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Having afternoon tea outdoors

What is more British than afternoon tea? Afternoon tea outside a stately home, that’s what, and Chatsworth House in the Peak District is one of the grandest places in Britain to indulge. Wander through Chatsworth’s regal rooms, see the exquisite art collection – one of the country’s finest, spanning 4,000 years – then head to the terrace of the Cavendish restaurant in the 18th-century stables for afternoon tea: delicate finger sandwiches, scones and cakes baked at Chatsworth, possets, tarts and carefully selected loose leaf tea. Then walk it off with a stroll through the impressive grounds sculpted by Lancelot ‘Capability’ Brown, one of Britain’s greatest landscape gardeners.

Day 1: Peak District

Chatsworth House, in northwest England’s Peak District National Park, is one of Britain’s grandest stately homes. There’s plenty to keep you busy here, from ogling outstanding artworks and ornate state rooms to walking through beautifully landscaped grounds, but take a moment for a quintessentially British experience: afternoon tea served outdoors on a country estate. Book a table on the terrace of the Cavendish restaurant and savour the exquisite afternoon tea and 18th-century converted stables location.

The world-famous Bakewell pudding hails from the charming market town of Bakewell. The pudding was made by accident in the early 19th century, and its recipe is a closely guarded secret in Bakewell’s top bakeries. Go on a Pudding Making Experience at the Old Original Bakewell Pudding Shop, where the accidental inventor of the pudding lived, and dine at the Rutland Arms, where the first pudding was made. Just don’t expect to learn the secret ingredient!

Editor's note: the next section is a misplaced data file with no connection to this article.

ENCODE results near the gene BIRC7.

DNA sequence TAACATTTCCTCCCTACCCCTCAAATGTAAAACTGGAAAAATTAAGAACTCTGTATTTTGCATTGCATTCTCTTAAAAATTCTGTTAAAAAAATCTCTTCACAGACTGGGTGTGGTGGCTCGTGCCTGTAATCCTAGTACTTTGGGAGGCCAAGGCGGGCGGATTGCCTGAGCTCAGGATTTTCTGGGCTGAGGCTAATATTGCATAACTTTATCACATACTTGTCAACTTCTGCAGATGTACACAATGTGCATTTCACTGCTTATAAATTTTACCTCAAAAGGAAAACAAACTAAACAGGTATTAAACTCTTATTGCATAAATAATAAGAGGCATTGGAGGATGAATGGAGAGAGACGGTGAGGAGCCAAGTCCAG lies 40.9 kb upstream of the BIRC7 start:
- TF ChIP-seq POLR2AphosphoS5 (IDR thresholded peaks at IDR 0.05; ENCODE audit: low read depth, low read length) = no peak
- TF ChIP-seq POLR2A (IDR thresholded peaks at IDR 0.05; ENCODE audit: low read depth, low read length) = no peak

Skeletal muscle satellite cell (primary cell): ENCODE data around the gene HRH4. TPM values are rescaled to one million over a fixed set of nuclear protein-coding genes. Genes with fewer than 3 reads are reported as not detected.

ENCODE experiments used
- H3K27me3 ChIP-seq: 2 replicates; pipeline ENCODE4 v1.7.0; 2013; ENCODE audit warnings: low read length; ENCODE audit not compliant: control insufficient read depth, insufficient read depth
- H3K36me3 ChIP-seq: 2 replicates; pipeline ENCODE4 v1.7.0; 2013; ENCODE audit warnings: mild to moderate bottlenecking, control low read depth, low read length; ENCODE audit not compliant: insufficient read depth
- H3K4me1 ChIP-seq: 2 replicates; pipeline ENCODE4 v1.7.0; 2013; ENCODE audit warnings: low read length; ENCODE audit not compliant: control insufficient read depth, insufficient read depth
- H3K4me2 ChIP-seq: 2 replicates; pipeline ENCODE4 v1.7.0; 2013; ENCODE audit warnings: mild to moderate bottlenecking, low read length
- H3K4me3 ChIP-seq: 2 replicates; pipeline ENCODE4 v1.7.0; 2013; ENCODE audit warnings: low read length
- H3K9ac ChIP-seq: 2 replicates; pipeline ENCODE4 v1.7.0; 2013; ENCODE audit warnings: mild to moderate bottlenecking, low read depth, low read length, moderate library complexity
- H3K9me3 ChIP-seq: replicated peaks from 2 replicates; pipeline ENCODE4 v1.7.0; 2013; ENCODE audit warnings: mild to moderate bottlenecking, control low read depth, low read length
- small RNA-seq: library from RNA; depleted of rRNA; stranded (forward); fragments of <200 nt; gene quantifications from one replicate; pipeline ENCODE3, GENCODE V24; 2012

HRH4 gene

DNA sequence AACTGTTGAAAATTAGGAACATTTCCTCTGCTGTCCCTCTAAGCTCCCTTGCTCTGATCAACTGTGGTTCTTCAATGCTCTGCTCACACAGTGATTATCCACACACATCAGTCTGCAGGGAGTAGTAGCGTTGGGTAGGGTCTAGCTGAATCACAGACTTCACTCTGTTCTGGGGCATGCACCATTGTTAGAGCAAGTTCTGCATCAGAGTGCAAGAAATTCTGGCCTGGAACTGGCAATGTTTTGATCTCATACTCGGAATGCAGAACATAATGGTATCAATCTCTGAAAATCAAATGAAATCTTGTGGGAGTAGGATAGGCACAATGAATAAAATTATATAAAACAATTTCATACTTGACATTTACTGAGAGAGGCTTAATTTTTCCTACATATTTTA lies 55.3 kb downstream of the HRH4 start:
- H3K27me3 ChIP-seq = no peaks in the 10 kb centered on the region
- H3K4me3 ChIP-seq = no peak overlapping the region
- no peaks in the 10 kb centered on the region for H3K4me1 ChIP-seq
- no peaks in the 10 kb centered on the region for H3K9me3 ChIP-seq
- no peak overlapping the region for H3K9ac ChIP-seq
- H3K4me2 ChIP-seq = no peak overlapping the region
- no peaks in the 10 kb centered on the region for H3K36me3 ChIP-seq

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Take the cable car to the top of Heights of Abraham, a hilltop park that first opened to visitors in the 1780s. The panoramas across the Peak District National Park are astounding, especially when you view them over Derbyshire oatcake with bacon, poached egg and maple syrup from the terrace of the Vista Bar & Restaurant. Then walk it off on a zig-zag path through the heritage estate.

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Theme park Aton Towers Resort is home to Britain’s first rollercoaster restaurant, where your food is delivered by a vast overhead rollercoaster track. Place your order on a tablet and watch as drinks, burgers, curries, salads and chocolate fondues make their way around two loop-the-loops and a tornado spiral, dropping 8 metres (26ft) to your table. Kids will love the delivery style; adults will love eating in the resort’s most premium restaurant.

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Day 2-3: Manchester

It’s less than 2 hours by car or public transport from the heart of the Peak District to Manchester. This northern city is known for its creative take on life, with a fantastic legacy of music, art and industry – and food in Manchester is no different. From establishments run by some of the country’s top chefs and pioneering restaurateurs to footballers’ favourite haunts, there’s no shortage of places to make your taste buds happy.